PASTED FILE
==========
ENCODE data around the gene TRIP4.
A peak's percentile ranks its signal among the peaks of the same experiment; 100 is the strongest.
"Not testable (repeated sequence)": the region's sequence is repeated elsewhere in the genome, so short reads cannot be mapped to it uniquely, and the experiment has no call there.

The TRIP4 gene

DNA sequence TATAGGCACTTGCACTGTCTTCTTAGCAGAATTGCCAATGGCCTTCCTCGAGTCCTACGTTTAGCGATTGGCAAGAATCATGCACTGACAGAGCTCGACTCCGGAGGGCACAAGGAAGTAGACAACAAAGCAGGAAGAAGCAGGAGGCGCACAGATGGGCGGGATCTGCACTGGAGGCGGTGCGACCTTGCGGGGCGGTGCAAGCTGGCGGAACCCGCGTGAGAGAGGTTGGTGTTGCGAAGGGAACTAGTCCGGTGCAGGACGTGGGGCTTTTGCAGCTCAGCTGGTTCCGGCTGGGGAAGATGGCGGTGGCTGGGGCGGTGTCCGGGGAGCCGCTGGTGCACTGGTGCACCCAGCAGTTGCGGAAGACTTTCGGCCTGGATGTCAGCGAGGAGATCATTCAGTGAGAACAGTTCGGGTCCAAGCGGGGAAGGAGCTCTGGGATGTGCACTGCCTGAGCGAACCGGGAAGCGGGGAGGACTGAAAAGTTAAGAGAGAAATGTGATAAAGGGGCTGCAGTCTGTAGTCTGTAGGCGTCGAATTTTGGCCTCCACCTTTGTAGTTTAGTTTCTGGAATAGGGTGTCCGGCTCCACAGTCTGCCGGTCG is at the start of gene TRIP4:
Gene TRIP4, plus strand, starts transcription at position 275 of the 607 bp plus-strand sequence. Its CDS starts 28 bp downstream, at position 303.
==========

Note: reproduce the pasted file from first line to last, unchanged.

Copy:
ENCODE data around the gene TRIP4.
A peak's percentile ranks its signal among the peaks of the same experiment; 100 is the strongest.
"Not testable (repeated sequence)": the region's sequence is repeated elsewhere in the genome, so short reads cannot be mapped to it uniquely, and the experiment has no call there.

The TRIP4 gene

DNA sequence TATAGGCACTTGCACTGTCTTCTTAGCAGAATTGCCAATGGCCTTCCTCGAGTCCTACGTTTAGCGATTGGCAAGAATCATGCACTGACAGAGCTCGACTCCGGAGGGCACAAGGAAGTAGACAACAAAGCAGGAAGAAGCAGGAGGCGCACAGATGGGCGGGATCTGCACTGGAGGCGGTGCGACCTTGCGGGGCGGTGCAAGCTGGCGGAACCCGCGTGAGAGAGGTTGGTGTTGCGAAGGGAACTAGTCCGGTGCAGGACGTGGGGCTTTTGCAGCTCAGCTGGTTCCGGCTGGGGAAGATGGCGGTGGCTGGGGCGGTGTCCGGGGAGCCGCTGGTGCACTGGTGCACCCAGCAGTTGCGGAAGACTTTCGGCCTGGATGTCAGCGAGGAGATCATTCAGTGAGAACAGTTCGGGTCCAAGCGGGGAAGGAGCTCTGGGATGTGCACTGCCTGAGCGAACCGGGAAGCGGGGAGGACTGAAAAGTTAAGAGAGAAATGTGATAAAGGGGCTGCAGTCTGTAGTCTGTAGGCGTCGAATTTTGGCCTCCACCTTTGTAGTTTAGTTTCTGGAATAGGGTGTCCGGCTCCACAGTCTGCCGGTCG is at the start of gene TRIP4:
Gene TRIP4, plus strand, starts transcription at position 275 of the 607 bp plus-strand sequence. Its CDS starts 28 bp downstream, at position 303.